[Python-ideas] Grammar for plus and minus unary ops

Terry Reedy tjreedy at udel.edu
Sat Mar 28 00:49:45 CET 2009

>> I was recently reviewing some Python code for a friend who is a C++ 
>> programmer, and he had code something like this:
>> def foo():
>>  attempt = 0
>>  while attempt<MAX:
>>     ret = bar()
>>     if ret: break
>>     ++attempt
>> I was a bit surprised that this was syntactically valid, and because 
>> the timeout condition only occurred in exceptional cases, the error 
>> has not yet caused any problems.

A complete test suite would include such a case ;-).

>> It appears that the grammar treats the above example as the unary + op 
>> applied twice:
>> u_expr ::=
>>             power | "-" u_expr
>>              | "+" u_expr | "\~" u_expr
>> Playing in the interpreter, expressions like "1+++++++++5" and 
>>  "1+-+-+-+-+-+-5" evaluate to 6.
>> I'm not a EBNF expert, but it seems that we could modify the grammar 
>> to be more restrictive so the above code would not be silently valid.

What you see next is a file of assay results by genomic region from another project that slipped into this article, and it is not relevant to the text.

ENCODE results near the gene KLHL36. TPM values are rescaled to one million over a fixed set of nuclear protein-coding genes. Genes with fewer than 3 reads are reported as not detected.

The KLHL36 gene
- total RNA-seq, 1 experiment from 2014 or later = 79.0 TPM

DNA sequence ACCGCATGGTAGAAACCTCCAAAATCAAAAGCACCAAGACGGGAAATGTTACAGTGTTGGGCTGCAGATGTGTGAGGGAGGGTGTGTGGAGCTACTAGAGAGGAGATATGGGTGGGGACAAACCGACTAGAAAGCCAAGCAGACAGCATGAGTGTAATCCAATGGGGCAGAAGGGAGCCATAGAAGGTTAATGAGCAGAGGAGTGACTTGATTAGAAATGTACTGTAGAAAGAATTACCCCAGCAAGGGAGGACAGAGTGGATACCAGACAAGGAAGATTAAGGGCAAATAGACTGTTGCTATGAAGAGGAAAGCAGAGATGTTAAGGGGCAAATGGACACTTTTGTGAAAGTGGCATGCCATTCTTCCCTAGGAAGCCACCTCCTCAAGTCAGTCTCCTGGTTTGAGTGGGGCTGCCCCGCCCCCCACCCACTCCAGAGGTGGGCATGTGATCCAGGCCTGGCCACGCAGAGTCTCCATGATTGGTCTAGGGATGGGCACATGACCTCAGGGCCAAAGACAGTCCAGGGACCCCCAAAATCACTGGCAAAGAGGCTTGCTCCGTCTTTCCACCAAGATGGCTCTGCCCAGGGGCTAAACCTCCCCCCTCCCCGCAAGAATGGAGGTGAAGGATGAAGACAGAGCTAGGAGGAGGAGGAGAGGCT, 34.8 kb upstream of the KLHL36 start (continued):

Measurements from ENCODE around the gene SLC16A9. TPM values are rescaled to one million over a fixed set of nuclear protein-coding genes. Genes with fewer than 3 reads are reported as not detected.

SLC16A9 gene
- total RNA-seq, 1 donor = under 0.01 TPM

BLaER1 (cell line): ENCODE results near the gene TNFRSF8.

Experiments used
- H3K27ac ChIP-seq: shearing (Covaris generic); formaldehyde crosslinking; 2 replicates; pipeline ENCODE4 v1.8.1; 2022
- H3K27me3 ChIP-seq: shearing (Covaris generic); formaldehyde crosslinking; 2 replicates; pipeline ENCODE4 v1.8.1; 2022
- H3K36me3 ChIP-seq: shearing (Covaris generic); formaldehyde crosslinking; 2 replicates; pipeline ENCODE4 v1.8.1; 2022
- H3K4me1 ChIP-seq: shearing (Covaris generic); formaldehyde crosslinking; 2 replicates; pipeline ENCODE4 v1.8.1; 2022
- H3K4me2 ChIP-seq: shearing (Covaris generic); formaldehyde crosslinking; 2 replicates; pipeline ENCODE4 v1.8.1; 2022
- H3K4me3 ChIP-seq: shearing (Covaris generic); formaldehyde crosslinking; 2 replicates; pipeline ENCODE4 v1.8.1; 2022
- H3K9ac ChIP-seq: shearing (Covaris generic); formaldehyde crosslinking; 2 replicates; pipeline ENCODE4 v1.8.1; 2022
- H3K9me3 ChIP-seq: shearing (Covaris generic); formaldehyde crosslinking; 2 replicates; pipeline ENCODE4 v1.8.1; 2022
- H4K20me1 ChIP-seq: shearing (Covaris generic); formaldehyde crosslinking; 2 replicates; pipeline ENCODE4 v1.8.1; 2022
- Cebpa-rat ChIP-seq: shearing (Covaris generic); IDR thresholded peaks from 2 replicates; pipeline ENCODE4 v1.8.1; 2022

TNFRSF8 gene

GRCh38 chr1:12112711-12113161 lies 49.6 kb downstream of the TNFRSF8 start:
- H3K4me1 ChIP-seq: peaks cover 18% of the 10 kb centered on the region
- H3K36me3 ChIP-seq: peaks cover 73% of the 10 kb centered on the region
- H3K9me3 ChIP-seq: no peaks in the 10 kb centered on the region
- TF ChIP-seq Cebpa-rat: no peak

>> E.g., "++5" and "1+++5" and "1+-+5" are syntax errors, but still keep 
>> "1++5", "1+-5", "1-+5" as valid. (Although, '~' throws in a kink... 
>> should '~-5' be legal? Seems so...)


1) This would be a petty, gratuitous restriction that would only 
complicate the language and make it harder to learn for no real gain.

2) It could break code.  + ob maps to type(ob).__pos__(ob), which could 
do anything, and no necessary just return ob as you are assuming.

3) Consider eval('+' + somecode).  Suppose somecode happens to start 
with '+'.  Currently the redundancy is harmless if not meaningful.

In summary, I think the following applies here:
"Special cases aren't special enough to break the rules."

Terry Jan Reedy

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